I close my eyes, savor a wafer of sacred cake on my tongue and try to taste my mother, to discern the message she baked in these loaves when she was too ill to eat them:
I love you. It will end. Leave something of sweetness and substance in the mouth of the world. ~Anna Belle Kaufman “Cold Solace”
Each day brings something special to my life, so I peel it carefully to find what hides inside, all the while inhaling its fragrance then carefully, slowly, gently lifting it to my mouth to savor it, knowing only love, only loving, could taste this sweet.
The world begins at a kitchen table. No Matter what, we must eat to live.
The gifts of earth are brought and prepared, set on the table. So it has been since creation, and it will go on.
We chase chickens or dogs away from it. Babies teethe at the corners. They scrape their knees under it.
It is here that children are given instructions on what it means to be human. We make men at it, we make women.
At this table we gossip, recall enemies and the ghosts of lovers.
Our dreams drink coffee with us as they put their arms around our children. They laugh with us at our poor falling-down selves and as we put ourselves back together once again at the table.
This table has been a house in the rain, an umbrella in the sun.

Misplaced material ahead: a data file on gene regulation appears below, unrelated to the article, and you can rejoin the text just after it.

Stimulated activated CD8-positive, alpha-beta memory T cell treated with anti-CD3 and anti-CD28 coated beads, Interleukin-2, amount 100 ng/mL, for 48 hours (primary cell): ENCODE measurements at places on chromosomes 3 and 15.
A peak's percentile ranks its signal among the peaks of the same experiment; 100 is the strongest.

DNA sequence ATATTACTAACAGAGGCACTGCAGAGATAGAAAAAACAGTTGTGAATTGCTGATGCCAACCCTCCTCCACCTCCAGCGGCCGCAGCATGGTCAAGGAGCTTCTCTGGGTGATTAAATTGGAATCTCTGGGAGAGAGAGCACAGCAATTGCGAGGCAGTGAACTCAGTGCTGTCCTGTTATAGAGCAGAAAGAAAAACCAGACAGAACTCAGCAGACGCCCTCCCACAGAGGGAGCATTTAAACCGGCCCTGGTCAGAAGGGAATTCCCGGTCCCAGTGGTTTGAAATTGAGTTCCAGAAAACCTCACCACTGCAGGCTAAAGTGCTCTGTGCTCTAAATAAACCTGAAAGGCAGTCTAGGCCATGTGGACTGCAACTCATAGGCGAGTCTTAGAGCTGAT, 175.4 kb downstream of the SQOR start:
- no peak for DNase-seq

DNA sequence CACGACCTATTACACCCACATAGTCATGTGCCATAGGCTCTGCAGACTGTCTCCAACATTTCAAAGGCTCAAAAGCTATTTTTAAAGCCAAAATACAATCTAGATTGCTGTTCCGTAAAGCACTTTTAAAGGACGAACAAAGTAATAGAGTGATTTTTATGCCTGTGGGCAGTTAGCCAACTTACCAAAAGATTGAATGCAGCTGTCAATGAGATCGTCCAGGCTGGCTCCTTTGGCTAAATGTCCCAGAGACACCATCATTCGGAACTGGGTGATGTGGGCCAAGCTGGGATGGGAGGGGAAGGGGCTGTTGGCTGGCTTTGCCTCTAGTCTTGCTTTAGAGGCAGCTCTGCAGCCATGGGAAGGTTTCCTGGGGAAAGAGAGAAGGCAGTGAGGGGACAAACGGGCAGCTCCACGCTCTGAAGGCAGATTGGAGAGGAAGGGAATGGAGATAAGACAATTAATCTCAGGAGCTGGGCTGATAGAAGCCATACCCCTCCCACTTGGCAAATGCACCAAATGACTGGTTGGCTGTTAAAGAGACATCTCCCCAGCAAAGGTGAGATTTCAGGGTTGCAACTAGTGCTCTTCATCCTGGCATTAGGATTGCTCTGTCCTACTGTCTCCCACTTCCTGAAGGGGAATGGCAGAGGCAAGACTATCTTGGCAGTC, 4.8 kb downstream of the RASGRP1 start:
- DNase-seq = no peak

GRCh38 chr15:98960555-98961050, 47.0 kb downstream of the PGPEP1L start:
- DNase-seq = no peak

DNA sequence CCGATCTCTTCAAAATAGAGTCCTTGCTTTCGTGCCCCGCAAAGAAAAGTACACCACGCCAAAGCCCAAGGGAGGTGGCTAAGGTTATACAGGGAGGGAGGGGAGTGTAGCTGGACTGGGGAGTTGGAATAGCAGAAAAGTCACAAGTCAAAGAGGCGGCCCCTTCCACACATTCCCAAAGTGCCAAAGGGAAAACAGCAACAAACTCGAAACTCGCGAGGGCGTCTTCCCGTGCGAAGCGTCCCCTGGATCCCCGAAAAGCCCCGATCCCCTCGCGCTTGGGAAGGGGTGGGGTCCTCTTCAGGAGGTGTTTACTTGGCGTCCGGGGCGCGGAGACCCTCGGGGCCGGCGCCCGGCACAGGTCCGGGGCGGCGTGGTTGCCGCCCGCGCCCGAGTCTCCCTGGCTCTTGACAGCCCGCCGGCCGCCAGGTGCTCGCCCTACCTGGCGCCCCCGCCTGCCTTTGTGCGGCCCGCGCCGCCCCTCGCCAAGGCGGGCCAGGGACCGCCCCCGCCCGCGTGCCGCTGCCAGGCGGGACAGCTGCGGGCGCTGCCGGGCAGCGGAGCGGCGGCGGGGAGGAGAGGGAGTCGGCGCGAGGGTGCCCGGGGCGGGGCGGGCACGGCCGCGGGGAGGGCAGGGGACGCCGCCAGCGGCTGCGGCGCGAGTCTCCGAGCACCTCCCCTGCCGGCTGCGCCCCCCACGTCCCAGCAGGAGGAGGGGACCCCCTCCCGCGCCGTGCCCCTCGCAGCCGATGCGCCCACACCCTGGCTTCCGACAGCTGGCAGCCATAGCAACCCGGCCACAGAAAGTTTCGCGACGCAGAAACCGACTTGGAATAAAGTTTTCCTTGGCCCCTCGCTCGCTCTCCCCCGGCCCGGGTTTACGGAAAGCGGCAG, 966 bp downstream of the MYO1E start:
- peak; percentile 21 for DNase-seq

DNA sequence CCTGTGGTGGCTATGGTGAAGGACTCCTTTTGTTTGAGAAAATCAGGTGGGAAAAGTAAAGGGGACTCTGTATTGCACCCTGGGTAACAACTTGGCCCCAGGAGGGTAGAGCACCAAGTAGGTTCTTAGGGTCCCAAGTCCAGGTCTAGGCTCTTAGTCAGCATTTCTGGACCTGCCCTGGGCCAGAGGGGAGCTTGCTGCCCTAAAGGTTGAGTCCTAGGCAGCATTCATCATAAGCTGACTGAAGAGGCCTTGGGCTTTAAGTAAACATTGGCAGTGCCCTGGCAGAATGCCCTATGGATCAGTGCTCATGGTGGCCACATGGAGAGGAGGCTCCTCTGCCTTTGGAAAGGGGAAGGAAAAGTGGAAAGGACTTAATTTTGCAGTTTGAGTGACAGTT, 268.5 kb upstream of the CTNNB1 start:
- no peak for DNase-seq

We have given birth on this table, and have prepared our parents for burial here.
Wars have begun and ended at this table. It is a place to hide in the shadow of terror. A place to celebrate the terrible victory.
At this table we sing with joy, with sorrow. We pray of suffering and remorse. We give thanks.
Perhaps the world will end at the kitchen table, while we are laughing and crying, eating of the last sweet bite. ~Joy Harjo “Perhaps the World Ends Here”
Our life revolves around this table. This is where we hang out late into the evening, and begin the day before dawn. This is where the prayers happen, the meals happen, the arguments happen. This is where we understand each other.
The bus releases you beside the bakery at 5 AM. His light’s on. You can smell the secret life of bread– the russet brawny shoulders rising in the pan, yeast swelling yearning toward croissants, pretzels, braided curls of challah. You give the baker money, he gives you a loaf. Neither of you can say the mystery you share like lovers. You shyly nod and bear your loneliness to work in helpless hands. Whatever it is, you can not explain the one thing that matters. You break his bread at noon and fling it toward frozen ducks on the millpond and you awaken from what you’ve been. You want to be bread broken. ~ Jeanne Murray Walker “Baker” from Pilgrim, You Find Your Path By Walking
We all harbor mystery; oftentimes we can’t even decipher what is in our hearts, much less communicate it to another. Breaking open may be the only way to reveal it but that can be too much for even the strongest of us.
We are not a mystery to God. We are transparent as shattered glass to Him when we are opaque to ourselves and others.
He knows our comings and goings, where our cracks are and where the glue continues to hold in what has already been repaired.
Most of all, He knows Himself what it means to be broken to feed others – flung and woke — even for those who turn their backs to a meal to freedom.